oil/water seperation time

Messages
6,388
Location
Washington St.
Detergent oil doesn't separate the water out readily. You'll need to drain everything to get the moisture out. Is that creamy colored goo any problem in the usual small amounts that show up every winter? Ken
 
Messages
661
Location
Ottawa, Ont CANADA
If there is any problems..?? I would have to say -no- . Like you said -every winter- . The constant hot-cold cycle, coupled with less than 5km trips cant help... I JUST did an oil change M1 5w30, I mean 1 week ago. I looked under the cap, when I checked the oil level last .. and sludge was already there.. [Eek!] So I thinking of trying to eleminate some of the water in a little while. Jean
 

Jay

Messages
1,607
Location
Idaho Falls, ID
Water can be emulsified in oil. That is, water can be churned into globules so small that they won't separate out of the oil. Water greatly promotes oxidation and greatly weakens the strength of the lubricating film. You should try to get the oil hot enough to drive the moisture out periodically.
 
Messages
157
Location
Roseville, MI
If you changed the oil one week ago and you can already see water in the oil, it may be reason for concern. How many miles? Could the water be coolant? Jason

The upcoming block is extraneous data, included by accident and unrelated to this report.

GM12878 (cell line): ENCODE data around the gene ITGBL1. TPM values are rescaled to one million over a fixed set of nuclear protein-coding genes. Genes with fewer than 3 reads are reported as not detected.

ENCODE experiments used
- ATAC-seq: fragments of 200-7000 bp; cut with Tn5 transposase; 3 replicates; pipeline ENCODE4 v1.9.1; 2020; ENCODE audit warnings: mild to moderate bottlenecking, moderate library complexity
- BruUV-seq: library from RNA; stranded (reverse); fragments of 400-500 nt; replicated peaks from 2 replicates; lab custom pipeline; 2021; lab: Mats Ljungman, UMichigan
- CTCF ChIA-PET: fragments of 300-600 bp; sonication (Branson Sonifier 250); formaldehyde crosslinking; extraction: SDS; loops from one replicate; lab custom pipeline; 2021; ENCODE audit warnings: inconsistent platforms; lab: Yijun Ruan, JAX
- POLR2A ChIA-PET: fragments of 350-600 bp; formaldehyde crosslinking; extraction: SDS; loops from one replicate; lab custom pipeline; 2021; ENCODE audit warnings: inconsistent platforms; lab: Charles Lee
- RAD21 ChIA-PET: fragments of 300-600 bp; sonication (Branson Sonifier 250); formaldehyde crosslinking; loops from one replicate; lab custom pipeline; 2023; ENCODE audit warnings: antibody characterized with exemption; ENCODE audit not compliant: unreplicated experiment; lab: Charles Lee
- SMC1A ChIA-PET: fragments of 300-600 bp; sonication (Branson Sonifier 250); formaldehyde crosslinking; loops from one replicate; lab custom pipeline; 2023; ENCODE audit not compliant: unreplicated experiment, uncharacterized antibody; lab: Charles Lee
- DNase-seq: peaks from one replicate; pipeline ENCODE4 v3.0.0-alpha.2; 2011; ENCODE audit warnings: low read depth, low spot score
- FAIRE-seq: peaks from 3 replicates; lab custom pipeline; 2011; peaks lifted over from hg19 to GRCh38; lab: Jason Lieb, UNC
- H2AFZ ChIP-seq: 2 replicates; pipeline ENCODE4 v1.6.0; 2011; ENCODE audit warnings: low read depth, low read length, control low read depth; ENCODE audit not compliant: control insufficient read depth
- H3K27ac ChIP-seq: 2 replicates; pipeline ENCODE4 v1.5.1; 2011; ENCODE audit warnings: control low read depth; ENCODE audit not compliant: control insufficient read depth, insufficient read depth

Messages
661
Location
Ottawa, Ont CANADA
'98 Pontiac Transport with 85,000 km on it... no tell-tale white smoke from the exhaust, other than regular condesation exhaust at an outside temp of -20. As mentioned above only in the winter..... [ January 31, 2003, 03:46 PM: Message edited by: 2K2AcuraTL ]
 
Messages
661
Location
Ottawa, Ont CANADA
The evidence of water/moisture in the oil is presently manifesting itself with this cream sludge under the oil cap. Probably due to all the short driving distances I do.. If I were to put the car on ramps after a short drive, what would be your best guess at the time it would take for the water to settle at the bottom of the sump, so I can drain a little oil off and top up. Thanks Jean
 
Messages
3,317
Location
Bolivia
You need to get the engine hot. Engine oils have emulsifiers to intentionally absorb the moisture so it can evaporate and disappear. Hydraulic oils have demulsifiers that separate the water to the bottom so it can be drained off. Once a week you should go for a nice drive or take the long way home. You might also make sure your thermostat is closing properly when the engine is cold.
 
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